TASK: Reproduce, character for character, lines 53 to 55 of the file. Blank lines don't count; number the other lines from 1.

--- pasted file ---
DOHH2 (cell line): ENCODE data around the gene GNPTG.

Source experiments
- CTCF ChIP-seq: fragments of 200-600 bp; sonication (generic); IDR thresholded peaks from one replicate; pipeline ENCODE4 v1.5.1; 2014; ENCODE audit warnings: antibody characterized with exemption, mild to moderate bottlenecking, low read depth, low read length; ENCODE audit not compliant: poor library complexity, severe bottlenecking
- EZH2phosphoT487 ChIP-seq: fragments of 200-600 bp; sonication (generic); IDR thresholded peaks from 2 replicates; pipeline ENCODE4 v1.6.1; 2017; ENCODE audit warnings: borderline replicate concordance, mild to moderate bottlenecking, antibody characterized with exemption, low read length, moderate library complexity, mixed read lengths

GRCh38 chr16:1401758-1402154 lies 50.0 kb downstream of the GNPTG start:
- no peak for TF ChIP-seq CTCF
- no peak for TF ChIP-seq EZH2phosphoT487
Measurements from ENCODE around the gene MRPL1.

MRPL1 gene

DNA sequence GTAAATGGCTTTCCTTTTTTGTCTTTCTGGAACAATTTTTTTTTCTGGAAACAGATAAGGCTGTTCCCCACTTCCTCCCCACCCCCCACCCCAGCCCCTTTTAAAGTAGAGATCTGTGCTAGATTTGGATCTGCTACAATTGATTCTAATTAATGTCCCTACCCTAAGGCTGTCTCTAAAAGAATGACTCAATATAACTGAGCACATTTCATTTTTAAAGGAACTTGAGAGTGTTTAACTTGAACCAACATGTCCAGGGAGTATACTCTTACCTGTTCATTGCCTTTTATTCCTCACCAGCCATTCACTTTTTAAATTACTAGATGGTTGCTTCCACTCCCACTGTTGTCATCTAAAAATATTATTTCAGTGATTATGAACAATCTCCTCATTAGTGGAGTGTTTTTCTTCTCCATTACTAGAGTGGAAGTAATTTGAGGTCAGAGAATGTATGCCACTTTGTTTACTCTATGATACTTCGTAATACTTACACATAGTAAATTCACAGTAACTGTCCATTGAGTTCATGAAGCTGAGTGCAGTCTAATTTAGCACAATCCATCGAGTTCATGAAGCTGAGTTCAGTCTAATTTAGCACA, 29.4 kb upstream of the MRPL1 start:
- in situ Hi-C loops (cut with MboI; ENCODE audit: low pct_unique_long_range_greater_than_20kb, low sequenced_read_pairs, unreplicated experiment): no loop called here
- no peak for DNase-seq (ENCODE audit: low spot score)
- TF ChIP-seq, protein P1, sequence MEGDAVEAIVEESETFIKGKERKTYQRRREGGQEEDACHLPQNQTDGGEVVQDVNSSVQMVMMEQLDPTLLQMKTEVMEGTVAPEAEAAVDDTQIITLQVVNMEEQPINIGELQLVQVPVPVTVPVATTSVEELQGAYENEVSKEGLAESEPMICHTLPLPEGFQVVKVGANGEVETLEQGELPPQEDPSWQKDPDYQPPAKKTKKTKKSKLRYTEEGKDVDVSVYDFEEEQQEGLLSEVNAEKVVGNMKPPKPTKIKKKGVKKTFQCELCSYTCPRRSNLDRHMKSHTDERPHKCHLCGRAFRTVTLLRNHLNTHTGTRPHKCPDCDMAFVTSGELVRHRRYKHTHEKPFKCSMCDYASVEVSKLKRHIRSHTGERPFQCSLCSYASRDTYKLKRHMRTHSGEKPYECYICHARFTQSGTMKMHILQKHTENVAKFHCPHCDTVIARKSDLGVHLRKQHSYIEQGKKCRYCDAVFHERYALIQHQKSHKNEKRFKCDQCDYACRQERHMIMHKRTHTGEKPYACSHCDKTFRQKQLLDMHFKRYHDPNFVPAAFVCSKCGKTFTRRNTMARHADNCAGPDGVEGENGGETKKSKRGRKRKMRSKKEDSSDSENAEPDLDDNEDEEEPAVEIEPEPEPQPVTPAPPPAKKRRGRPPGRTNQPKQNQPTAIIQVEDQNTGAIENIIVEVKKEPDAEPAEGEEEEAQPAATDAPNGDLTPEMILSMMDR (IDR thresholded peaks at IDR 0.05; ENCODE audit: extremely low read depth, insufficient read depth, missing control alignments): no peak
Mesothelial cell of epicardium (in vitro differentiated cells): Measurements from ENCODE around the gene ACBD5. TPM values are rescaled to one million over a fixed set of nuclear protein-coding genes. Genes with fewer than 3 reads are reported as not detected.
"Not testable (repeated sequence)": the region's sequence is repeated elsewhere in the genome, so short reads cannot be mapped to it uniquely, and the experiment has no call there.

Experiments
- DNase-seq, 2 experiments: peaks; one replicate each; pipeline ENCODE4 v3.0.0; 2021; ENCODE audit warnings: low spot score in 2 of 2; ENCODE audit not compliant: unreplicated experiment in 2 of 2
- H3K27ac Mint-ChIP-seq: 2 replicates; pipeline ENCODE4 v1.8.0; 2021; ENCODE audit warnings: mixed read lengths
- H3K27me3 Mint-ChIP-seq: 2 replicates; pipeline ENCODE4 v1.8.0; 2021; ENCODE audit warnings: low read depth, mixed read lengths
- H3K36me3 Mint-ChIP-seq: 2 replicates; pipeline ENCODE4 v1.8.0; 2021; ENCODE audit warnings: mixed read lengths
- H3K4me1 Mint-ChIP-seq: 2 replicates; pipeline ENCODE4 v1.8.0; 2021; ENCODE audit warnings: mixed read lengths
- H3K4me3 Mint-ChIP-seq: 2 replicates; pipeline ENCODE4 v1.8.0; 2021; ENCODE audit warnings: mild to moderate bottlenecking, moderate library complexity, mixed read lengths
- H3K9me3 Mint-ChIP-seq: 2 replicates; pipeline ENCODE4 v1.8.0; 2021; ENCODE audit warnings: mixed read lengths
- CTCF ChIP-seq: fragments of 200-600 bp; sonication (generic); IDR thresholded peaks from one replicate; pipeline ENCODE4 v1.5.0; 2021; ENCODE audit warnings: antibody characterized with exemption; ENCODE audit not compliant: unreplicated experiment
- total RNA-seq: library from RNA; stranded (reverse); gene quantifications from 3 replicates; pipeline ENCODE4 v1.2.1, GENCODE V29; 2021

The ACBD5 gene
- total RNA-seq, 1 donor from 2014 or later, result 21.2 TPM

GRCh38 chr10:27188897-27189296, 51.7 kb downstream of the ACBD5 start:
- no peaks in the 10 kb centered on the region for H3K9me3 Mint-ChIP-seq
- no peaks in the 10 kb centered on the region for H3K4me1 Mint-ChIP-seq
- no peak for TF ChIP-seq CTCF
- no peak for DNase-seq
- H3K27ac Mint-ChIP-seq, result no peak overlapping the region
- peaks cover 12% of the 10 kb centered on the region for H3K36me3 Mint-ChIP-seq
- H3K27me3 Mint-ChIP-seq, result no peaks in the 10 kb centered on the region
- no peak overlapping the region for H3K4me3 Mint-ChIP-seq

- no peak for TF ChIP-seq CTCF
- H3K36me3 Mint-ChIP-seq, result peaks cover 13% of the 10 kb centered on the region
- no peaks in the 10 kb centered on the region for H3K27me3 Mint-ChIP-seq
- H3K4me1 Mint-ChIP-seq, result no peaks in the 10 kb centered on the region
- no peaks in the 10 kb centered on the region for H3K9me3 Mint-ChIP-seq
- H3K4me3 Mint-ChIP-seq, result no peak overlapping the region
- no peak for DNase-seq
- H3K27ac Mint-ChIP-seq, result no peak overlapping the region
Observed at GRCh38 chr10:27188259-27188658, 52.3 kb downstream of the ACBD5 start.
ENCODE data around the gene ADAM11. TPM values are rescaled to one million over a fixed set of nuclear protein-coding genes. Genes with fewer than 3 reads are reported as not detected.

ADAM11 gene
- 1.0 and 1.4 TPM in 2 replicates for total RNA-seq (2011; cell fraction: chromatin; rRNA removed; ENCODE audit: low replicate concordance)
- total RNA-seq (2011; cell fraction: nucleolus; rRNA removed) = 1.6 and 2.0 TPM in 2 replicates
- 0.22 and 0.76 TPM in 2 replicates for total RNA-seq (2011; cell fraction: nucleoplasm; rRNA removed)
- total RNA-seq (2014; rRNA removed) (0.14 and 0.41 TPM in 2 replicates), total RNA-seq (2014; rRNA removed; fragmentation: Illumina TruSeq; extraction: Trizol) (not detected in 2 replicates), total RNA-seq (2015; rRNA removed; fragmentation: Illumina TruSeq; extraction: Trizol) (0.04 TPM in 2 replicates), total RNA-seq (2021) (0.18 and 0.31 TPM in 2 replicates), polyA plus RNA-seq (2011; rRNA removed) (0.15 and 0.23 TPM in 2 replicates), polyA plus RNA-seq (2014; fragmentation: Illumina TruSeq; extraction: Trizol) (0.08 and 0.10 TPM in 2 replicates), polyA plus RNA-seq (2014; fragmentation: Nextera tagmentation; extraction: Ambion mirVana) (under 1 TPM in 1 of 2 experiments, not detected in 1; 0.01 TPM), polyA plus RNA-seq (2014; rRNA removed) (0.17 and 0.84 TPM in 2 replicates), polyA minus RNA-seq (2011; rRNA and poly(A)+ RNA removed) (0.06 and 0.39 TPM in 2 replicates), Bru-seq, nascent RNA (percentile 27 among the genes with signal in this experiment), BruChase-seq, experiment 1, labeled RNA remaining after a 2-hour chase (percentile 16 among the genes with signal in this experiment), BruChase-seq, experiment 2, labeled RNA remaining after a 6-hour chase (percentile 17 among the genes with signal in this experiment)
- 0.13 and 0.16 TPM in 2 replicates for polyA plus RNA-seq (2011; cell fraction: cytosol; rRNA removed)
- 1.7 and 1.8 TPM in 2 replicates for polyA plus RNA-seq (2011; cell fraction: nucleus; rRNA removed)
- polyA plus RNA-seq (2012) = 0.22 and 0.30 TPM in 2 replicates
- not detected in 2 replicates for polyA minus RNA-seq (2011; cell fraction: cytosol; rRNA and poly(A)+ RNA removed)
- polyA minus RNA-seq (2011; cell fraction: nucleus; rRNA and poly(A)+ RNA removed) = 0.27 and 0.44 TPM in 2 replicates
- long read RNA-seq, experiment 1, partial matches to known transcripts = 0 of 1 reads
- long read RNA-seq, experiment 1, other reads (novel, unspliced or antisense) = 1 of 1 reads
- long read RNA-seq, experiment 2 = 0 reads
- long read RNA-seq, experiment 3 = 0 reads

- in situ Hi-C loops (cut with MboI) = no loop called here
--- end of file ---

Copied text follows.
- 1.7 and 1.8 TPM in 2 replicates for polyA plus RNA-seq (2011; cell fraction: nucleus; rRNA removed)
- polyA plus RNA-seq (2012) = 0.22 and 0.30 TPM in 2 replicates
- not detected in 2 replicates for polyA minus RNA-seq (2011; cell fraction: cytosol; rRNA and poly(A)+ RNA removed)